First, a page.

Actions Have Consequences!

One of the most important lessons that we must learn in life to succeed is that actions have consequences. What we do will lead us to be victors or lead us to failure. Every decision is important!

 

If your kids are like mine, you probably have issues getting them to bed on time. We’ve cajoled, we’ve spanked, we’ve nagged. It’s tough stuff! Recently, though, at the suggestion of our counseling pastor we read Boundaries With Kids and have implemented what Cloud and Townsend call “reality based consequences.” What that means is that when kids disregard a boundary they have to deal with a consequence connected to their breaking the boundary. For us and bedtime we established a firm boundary: the kids must get to bed by their bed time, in jammies, teeth brushed, family prayers said, and without us having to warn them of the time. The consequence for breaking the boundary is that for every minute they are late to bed, the next day their bedtime is 5 minutes earlier. So 5 minutes late to bed tonight costs 25 minutes tomorrow!

 

Sure, the kids tested the system. They’re kids! After a couple of tries to avoid the consequence and realizing that we were going to hold to it, they started adjusting. And now, several months later, it is almost comical. Our youngest daughter is 7 and was playing some Wii near her bedtime. I even remarked to our oldest child that I was wondering how late she was going to be! Then, about 6 minutes until bedtime, my little one realized what time it was. She sprang into action! It was amazing how fast she turned off the video game, got dressed, got her teeth brushed, and huddled the family up for prayer. And sure enough, she was in bed SECONDS before bedtime! Knowing that there was a firm boundary and established consequences made a huge impact on her.

 

We now have a mantra for our kids at home: “I am responsible for me.” I ask the kids who is responsible for them, and they all answer “I am responsible for me!” That extends to school, to bedtime, to chores, to life.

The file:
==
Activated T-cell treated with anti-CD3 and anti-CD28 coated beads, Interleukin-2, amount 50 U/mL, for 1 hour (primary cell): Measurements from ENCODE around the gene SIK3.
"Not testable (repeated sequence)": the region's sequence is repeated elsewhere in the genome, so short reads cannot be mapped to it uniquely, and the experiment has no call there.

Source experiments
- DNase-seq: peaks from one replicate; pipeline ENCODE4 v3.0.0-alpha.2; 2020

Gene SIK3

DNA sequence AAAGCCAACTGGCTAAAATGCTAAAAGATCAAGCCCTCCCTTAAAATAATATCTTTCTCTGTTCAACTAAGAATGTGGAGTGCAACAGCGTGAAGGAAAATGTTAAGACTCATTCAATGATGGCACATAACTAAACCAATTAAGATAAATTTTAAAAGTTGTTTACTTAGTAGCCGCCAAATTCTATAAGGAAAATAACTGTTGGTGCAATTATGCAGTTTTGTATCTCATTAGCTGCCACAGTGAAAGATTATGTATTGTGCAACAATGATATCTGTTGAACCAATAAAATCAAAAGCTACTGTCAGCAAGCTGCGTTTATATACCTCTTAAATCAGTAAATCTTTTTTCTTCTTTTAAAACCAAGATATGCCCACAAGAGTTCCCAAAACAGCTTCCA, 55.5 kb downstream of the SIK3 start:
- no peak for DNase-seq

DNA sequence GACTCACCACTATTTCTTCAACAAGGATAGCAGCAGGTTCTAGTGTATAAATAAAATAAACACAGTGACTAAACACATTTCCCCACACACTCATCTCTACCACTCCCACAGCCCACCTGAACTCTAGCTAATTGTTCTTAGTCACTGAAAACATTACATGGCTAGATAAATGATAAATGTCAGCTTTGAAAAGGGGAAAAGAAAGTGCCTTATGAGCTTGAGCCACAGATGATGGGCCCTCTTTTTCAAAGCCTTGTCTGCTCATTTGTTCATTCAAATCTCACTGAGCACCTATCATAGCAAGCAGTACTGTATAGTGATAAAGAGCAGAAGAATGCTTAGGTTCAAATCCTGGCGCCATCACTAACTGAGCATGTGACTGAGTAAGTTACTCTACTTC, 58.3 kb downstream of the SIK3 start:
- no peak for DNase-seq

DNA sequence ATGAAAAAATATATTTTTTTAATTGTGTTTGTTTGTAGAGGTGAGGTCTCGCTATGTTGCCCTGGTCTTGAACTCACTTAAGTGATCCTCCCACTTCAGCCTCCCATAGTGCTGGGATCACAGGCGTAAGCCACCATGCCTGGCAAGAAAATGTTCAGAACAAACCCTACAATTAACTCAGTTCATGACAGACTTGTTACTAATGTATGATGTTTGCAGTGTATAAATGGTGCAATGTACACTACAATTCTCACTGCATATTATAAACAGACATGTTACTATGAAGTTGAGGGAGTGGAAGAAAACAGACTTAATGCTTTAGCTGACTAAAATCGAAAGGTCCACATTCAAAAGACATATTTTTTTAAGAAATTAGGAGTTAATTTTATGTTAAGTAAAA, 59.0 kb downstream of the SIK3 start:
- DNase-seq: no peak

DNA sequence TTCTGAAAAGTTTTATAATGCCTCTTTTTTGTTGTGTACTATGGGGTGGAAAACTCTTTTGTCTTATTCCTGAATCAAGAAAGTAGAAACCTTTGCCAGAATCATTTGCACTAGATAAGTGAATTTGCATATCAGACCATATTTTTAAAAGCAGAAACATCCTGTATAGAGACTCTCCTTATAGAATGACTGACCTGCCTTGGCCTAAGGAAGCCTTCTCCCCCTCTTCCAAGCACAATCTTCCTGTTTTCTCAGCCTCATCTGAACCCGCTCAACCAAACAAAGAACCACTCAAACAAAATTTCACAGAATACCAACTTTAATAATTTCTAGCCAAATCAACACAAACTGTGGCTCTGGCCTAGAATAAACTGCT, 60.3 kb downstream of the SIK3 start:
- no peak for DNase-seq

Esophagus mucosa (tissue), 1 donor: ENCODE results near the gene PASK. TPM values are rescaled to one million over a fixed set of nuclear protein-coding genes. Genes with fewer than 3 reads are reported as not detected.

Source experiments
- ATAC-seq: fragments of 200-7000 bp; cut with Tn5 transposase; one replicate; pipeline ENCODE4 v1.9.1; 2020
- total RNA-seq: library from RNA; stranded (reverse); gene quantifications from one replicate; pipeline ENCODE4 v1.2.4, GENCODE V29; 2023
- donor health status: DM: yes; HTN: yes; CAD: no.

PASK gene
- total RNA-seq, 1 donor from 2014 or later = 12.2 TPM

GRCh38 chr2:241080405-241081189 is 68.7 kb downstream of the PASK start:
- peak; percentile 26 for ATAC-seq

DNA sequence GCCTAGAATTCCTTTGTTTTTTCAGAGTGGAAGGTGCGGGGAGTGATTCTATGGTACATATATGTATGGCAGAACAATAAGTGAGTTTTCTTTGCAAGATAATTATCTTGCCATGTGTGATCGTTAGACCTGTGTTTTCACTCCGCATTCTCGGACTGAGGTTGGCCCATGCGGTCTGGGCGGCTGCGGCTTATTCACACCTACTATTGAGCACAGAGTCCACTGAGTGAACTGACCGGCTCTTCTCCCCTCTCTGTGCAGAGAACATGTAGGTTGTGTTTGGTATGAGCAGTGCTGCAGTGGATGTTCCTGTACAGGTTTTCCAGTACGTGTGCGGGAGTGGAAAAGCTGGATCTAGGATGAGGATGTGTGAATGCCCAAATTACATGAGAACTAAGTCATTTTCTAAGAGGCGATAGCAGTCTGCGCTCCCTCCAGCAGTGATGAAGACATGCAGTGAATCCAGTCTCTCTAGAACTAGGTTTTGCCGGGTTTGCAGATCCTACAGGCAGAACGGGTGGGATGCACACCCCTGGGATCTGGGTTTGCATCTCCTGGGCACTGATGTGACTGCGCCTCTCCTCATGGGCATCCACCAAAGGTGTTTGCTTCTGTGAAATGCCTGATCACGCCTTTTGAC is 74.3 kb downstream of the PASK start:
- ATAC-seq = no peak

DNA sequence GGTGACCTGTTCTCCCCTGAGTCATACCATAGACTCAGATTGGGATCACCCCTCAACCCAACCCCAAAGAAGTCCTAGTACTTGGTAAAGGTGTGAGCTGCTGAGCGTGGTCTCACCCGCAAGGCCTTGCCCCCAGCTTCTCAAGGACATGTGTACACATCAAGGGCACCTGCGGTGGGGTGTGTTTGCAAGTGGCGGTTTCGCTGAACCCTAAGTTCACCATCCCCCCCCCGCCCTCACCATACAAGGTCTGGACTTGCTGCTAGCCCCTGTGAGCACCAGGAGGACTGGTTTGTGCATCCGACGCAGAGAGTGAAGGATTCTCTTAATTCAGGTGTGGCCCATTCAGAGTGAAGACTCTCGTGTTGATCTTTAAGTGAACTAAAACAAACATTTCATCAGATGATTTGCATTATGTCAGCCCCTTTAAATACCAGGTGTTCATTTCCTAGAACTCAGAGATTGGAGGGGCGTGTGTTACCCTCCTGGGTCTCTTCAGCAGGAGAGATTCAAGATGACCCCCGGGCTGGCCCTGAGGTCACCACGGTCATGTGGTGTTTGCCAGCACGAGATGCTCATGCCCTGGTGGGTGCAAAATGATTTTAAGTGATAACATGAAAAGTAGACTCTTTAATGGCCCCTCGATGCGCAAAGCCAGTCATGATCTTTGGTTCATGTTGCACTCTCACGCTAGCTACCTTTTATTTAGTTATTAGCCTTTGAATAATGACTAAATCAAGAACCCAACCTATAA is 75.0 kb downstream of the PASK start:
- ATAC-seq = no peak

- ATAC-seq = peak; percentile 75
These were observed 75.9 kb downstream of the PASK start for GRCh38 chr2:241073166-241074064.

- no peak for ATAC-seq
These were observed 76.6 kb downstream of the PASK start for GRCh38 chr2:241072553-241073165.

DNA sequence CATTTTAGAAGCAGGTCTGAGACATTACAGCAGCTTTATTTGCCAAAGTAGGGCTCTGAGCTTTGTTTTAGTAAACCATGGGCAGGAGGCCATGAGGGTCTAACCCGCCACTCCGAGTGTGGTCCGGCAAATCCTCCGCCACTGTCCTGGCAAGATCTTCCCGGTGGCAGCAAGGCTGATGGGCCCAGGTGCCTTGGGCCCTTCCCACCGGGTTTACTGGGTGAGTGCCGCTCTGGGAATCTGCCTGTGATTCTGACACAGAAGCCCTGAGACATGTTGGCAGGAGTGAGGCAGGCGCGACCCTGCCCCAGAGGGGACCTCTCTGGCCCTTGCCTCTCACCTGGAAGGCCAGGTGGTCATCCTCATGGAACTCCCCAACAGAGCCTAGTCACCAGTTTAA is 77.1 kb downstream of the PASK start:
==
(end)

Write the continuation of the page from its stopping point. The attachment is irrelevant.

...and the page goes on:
This is how life works. When we break a boundary, there is a consequence! I had to explain this to a student this week who had a court date. He was frustrated that he would miss class and asked me for an excused absence. He had been ticketed and needed to be in court for sure, but I told him that he was responsible for himself and that the absence was not excused. That would cost him points in class, and he tried to tell me all about how it wasn’t his fault that he got pulled over. Nope, sorry bud. Actions have consequences! (this is a good student, so no hate there…)

 

Do you realize that this is how God works? As Christians, we are each responsible for our conduct and our decisions have consequences, good and bad! 2 Corinthians 5:10 says that we must all stand before the judgment seat of Christ, and in 1 Corinthians 3:12-15 Paul tells us that our decisions as Christians matter!

 

If anyone builds on the foundation [of Christ] with gold, silver, precious stones, wood, hay, or straw, each builder’s work will be plainly seen, for the Day will make it clear, because it will be revealed by fire. And the fire will test what kind of work each has done. If what someone has built survives, he will receive a reward. If someone’s work is burned up, he will suffer loss. He himself will be saved, but only as through fire.

 

Actions have consequences and I am responsible for me! Likewise, you are responsible for you. How you live for Christ matters not only in your witness but in your reception by Christ on judgment day. There WILL be consequences for what we have chosen on that day, for good or for bad.

 

So…a question for you. How are you doing with those boundaries? Now that you know that the boundaries are established and will be enforced, does it change how you look at your decisions today? I hope so! Smile

Single-minded Focus

1434140008I love riding my motorcycle. I love to ride because it requires focus and concentration to ride safely and effectively and to have fun doing it. Motorcycle riding doesn’t allow for multitasking! I can’t answer my cell phone or eat or listen to the radio while on the bike; every bit of attention has to be focused on my surroundings, what other cars are doing, anticipation of what is ahead of and beside me, what gear I am in and throttle position, lane space, etc. It takes single-mindedness to successfully ride and not end up as street pizza!